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Srijan R. Shetty

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As of writing, Java 13 has a release candidate and JCIP still refers to Java 6 as the latest and greatest of Java. It’s no wonder that Java forums are replete with questions on the relevance of JCIP - full disclosure, I posed the same question when I emailed Heinz Kabutz. After spending 6 months with the books (you read that right, and this wasn’t the only book I was reading), I’ve realized how wrong my Java programs have been.

In the age of fast paced evolution of programming languages, most programming language books age badly. JCIP is not in that ilk, the fundamental point of contention in JCIP is writing highly scalable and correct concurrent code and not Java. JCIP excels in imparting a fundamental understanding of concurrency, and dissecting core issues a developer might face when architecting concurrent programs.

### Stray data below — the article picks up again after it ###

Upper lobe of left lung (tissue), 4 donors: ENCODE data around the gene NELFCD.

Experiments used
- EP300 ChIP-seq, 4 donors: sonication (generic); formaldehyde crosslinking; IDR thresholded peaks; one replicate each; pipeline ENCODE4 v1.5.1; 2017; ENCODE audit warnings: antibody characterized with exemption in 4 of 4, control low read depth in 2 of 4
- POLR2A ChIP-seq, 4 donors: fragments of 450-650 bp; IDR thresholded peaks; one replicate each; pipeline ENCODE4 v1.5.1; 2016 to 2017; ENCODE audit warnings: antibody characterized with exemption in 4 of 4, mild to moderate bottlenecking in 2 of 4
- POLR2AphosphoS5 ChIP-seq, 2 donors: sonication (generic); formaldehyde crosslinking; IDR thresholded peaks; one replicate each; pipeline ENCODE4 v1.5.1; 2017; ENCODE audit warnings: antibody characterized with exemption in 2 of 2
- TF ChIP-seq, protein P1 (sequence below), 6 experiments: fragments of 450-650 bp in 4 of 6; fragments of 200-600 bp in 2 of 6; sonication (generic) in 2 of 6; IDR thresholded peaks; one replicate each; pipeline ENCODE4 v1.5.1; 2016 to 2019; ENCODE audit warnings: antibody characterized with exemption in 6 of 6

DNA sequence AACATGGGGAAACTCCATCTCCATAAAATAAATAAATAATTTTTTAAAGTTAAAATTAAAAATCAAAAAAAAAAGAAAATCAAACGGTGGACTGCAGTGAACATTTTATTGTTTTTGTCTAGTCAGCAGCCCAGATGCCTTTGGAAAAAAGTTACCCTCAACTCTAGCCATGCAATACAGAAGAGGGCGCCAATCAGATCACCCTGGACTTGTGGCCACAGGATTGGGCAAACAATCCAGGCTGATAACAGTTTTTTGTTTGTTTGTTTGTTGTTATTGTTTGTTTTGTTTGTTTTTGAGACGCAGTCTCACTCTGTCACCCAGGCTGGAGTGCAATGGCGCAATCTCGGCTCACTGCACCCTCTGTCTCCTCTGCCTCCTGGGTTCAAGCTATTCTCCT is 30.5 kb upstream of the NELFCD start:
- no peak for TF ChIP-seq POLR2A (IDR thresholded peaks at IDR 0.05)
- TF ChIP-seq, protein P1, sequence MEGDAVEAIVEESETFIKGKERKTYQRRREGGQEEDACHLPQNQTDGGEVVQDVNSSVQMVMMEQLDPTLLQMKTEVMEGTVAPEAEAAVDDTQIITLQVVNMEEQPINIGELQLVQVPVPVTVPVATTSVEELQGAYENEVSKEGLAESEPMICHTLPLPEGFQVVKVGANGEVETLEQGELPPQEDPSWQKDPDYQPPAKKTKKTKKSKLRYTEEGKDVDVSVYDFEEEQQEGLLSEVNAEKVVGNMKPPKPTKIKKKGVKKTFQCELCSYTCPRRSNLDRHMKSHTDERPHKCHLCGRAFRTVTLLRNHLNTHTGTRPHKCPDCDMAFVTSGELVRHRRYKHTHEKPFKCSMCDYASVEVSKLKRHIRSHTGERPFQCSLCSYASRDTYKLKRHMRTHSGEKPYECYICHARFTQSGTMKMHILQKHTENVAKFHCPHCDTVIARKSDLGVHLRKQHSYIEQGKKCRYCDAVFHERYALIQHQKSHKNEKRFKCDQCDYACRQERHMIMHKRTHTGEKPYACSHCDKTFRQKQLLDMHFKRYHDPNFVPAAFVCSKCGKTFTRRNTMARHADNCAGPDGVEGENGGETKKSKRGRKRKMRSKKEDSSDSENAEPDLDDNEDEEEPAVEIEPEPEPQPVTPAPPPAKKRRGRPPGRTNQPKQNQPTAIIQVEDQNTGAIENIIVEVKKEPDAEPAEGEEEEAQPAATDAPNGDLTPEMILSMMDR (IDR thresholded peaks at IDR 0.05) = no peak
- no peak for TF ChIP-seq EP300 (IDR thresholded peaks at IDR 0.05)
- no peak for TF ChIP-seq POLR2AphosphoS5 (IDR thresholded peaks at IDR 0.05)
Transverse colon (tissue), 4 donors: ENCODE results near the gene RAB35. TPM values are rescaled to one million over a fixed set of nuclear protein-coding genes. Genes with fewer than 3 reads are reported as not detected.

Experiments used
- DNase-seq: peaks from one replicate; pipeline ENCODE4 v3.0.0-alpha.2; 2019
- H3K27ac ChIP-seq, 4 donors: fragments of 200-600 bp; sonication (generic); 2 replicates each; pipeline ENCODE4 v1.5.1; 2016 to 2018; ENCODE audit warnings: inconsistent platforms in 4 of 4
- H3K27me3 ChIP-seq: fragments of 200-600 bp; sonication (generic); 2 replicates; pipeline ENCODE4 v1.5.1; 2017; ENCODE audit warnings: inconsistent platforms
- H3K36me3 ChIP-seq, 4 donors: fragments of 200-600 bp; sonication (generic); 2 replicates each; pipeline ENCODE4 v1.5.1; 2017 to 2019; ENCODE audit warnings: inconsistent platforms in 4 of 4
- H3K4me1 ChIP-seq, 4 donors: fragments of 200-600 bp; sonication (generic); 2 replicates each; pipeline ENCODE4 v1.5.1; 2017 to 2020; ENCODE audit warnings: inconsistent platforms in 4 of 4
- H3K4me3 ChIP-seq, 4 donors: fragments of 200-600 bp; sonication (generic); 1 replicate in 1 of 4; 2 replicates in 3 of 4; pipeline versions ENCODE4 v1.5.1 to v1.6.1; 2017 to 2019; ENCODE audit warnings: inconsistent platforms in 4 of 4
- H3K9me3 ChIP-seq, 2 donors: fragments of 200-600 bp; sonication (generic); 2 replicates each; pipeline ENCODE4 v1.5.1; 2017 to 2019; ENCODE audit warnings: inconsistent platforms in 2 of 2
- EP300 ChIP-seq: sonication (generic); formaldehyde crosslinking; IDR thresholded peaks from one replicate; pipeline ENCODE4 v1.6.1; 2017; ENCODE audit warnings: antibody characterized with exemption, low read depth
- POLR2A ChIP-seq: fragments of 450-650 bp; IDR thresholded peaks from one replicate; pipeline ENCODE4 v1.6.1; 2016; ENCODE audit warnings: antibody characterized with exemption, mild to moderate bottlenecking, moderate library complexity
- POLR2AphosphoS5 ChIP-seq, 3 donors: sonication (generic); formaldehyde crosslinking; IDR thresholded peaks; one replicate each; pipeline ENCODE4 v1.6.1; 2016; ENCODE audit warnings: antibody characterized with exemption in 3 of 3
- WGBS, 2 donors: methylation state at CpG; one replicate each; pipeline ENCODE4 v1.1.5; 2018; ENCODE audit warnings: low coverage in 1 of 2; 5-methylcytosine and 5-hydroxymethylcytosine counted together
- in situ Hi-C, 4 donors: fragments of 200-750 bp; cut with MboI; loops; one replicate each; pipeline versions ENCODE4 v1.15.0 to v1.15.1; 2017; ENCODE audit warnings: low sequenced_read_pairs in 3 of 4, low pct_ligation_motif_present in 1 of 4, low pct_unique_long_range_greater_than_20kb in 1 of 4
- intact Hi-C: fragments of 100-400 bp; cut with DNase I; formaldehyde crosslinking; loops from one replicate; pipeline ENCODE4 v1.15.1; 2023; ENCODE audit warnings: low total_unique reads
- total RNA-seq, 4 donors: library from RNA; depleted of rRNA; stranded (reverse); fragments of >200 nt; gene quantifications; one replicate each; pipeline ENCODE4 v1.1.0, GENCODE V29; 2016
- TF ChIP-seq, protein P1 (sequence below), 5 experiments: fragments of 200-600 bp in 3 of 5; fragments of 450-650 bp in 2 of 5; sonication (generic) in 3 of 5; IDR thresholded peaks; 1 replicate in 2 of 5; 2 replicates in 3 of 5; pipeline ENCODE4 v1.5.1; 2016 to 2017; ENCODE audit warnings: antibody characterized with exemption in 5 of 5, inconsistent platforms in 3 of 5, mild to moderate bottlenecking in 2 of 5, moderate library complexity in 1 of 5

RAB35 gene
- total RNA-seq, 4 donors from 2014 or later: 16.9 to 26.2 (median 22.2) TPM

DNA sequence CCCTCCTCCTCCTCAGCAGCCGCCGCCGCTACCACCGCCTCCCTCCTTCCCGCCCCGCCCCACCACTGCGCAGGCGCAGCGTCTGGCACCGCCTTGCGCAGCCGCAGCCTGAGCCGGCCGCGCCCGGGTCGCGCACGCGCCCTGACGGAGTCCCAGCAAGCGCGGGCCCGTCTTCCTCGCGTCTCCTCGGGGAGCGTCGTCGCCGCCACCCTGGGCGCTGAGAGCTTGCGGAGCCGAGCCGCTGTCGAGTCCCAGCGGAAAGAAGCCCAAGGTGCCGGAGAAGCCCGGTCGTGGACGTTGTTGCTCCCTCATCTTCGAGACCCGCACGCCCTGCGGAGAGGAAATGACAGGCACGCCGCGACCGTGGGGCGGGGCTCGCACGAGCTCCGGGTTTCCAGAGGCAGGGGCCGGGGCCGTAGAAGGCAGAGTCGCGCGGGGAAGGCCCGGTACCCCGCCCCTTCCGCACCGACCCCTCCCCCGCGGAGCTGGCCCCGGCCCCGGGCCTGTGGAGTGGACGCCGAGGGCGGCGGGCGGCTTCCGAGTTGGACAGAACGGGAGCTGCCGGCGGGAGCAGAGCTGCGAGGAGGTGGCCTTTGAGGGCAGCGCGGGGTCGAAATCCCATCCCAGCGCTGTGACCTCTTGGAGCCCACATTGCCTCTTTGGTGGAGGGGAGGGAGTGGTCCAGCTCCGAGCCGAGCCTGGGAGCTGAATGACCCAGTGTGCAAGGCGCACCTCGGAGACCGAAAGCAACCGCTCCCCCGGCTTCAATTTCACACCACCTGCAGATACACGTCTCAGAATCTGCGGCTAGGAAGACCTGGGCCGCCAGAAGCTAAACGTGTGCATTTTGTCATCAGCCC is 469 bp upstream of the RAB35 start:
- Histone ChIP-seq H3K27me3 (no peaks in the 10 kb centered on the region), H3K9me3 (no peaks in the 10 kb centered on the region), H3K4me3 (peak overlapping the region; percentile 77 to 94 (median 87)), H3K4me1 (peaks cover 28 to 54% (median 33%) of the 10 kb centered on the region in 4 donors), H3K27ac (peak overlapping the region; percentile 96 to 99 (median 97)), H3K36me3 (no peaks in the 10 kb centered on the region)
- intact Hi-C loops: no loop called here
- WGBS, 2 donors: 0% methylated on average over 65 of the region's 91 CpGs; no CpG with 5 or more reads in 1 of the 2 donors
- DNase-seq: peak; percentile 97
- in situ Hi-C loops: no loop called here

Caveat emptor. It’s a dense read, ideas are succinct and compact and rarely prolix. Which makes it easy to read and hard to grasp. There have been times wherein I’ve spent hours understanding the implication of concepts such as Initialization safety, safe publication, happens-before relationships; these concepts have inexorably changed my mental model of concurrent programming for the better.

I would definitely urge serious Java programmers to try and work through JCIP, and maybe have an epiphany of their own.